Here’s one that was percolating in my mind for a while before I was able to put it up; discussing the concept of strength, some reasons men should seek to acquire it, and, as a byproduct, the contemporary tendency to prioritize comfortably ambiguous ideas of ‘inner strength’ over, you know, the kind you can’t fake.
This danger is to emphasize inner strength to the point of devaluing outer strength. We do the same thing with beauty. It seems we can hardly talk about either without tripping over ourselves to add that we mean primarily “inner” strength or “inner” beauty.
The problem with this is that inner strength is indeed a much more valuable quality than outer strength, but it is also a much more ambiguous one. Anyone who likes can claim that he has inner strength, just as anyone can claim that she has inner beauty, and there isn’t much anyone can do to disprove that.
Nothing is so common as to hear cowards talk about how much courage it took to run away, or degenerates wax lyrical about how brave they were to give into their lowest instincts. Like with school essay questions, it’s fatally easy to fudge the issue—particularly in today’s pluralistic culture—and twist anything and everything we do into an example of great virtue.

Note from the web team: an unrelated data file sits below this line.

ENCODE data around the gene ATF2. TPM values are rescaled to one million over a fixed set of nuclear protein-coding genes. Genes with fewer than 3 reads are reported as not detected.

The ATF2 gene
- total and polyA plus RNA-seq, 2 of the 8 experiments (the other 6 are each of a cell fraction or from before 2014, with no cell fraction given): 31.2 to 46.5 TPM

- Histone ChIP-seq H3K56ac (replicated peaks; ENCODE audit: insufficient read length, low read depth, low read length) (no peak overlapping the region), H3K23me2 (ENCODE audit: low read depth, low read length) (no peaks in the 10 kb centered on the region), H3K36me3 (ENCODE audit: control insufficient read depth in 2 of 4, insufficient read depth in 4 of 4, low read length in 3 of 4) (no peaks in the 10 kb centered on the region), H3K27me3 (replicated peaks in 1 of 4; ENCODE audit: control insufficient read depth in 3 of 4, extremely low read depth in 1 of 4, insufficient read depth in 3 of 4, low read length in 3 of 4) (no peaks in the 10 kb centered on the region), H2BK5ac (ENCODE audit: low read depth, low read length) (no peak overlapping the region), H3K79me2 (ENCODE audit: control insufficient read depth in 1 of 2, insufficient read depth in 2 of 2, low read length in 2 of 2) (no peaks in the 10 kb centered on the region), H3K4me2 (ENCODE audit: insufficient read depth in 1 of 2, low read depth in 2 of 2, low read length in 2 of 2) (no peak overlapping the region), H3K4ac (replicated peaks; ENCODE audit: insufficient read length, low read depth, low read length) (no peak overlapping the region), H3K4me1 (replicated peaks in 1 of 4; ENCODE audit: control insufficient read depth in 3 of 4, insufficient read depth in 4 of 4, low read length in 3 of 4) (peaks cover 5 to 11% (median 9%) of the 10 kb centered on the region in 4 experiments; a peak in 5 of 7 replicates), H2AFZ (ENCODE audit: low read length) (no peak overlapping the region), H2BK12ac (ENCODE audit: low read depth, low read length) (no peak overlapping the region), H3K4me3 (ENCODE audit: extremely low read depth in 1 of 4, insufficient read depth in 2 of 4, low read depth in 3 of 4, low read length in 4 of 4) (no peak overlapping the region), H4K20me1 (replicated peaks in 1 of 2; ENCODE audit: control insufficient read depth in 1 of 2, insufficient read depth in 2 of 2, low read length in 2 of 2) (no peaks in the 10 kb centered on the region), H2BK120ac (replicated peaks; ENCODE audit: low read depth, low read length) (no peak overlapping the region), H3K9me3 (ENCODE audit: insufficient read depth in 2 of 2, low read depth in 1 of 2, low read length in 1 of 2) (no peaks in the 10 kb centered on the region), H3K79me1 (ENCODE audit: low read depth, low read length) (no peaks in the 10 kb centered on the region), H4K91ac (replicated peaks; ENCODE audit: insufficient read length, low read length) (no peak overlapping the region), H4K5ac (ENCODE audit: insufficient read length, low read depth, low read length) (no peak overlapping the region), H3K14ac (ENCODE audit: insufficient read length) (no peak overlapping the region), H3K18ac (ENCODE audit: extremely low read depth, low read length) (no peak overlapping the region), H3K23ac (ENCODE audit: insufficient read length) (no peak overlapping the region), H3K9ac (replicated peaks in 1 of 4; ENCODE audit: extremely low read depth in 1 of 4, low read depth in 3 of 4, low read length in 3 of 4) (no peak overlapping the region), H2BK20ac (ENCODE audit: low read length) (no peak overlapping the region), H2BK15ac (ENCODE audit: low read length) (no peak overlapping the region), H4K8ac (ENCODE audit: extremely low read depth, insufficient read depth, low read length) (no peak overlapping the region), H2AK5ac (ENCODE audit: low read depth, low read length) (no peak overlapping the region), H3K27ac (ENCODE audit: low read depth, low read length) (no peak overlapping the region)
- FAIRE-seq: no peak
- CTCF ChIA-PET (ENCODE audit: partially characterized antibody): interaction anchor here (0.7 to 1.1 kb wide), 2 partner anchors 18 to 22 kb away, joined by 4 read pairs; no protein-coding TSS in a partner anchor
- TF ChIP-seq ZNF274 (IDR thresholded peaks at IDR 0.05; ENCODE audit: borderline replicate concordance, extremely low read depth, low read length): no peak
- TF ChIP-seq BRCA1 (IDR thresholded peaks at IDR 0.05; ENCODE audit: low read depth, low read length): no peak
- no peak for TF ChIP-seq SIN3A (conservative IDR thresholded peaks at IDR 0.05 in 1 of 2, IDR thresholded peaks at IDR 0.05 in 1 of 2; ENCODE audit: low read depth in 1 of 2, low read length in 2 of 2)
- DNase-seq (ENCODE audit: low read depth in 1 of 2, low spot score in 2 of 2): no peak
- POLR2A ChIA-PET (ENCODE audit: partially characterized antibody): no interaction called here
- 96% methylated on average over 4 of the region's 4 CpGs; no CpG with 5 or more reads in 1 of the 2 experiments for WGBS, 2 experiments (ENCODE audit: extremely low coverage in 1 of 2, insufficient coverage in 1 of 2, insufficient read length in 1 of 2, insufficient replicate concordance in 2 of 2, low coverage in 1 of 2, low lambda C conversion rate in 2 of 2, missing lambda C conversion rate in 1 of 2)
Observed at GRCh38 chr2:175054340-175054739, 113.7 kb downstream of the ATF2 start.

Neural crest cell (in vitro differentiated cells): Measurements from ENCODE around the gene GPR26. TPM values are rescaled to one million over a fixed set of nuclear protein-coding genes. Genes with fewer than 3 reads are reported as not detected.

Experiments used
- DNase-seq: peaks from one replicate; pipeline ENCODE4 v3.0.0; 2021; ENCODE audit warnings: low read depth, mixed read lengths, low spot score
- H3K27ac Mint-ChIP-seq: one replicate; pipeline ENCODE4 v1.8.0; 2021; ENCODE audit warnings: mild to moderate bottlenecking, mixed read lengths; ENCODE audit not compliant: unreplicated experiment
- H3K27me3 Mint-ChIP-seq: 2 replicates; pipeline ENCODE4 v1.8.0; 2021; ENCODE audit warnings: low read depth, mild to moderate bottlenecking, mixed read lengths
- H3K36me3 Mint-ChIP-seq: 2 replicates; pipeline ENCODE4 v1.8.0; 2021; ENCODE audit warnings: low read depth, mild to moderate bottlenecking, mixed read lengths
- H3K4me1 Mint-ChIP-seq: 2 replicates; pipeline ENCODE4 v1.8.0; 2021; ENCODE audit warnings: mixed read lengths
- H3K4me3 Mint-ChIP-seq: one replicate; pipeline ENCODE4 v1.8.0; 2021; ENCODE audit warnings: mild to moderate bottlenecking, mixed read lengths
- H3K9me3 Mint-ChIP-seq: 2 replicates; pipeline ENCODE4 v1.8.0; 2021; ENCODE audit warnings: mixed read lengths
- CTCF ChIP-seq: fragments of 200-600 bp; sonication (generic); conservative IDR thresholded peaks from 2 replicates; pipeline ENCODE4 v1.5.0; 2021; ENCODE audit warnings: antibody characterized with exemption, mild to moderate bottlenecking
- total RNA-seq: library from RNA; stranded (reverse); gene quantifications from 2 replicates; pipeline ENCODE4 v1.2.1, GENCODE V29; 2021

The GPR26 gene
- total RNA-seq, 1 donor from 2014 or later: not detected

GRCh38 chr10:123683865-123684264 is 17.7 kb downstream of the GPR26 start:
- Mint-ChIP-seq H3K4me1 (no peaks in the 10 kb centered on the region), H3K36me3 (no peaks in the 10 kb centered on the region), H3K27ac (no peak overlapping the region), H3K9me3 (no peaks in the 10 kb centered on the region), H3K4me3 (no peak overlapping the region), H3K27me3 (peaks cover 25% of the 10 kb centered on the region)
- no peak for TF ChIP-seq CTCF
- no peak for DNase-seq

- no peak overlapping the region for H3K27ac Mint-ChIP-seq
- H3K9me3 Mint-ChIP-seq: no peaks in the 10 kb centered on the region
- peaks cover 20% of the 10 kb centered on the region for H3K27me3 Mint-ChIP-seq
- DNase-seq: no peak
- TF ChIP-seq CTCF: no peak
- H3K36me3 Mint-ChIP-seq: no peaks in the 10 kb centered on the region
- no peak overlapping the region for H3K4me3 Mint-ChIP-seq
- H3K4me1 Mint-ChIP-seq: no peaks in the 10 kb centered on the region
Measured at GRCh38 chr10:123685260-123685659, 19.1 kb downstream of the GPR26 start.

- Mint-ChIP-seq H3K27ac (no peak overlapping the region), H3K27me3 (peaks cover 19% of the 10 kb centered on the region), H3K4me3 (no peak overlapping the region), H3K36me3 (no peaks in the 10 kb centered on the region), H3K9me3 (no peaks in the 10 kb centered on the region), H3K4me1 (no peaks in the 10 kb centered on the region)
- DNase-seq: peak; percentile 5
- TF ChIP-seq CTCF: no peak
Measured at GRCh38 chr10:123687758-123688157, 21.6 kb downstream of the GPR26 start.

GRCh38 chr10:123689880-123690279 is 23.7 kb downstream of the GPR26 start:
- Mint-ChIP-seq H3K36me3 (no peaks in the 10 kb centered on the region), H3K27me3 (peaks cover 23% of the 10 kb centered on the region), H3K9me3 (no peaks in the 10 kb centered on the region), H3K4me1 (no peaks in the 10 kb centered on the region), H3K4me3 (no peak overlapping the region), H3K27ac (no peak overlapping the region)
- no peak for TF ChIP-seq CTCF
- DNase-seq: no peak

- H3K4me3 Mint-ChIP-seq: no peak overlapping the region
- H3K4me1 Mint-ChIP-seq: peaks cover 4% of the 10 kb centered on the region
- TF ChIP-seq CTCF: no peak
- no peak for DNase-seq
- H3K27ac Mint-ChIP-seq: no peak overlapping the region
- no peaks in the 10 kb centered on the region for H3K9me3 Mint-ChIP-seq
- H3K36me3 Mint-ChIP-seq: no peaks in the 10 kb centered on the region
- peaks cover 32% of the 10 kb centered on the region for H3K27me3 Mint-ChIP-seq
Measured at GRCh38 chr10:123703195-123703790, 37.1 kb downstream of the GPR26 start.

This is why it’s important to start with blunt facts, with developing ‘outer’ strength.
It may be lower, but it is also more honest. You can fudge on whether you are in fact a coward or a sincere pacifist, but you can’t fudge on whether that weight came off the ground or not.
Which, of course, is part of the point; not just that physical strength is valuable in itself, but that, like learning Latin or mathematics, it is uncompromising. Either the weight moves or it doesn’t. Either you run the whole mile or you don’t. There is no room for ambiguity, excuses, or uncertainty. Physical strength is an objective quality, meaning that it forces us to learn at least a little of the infinitely valuable skill of facing up to reality.
Read the rest here.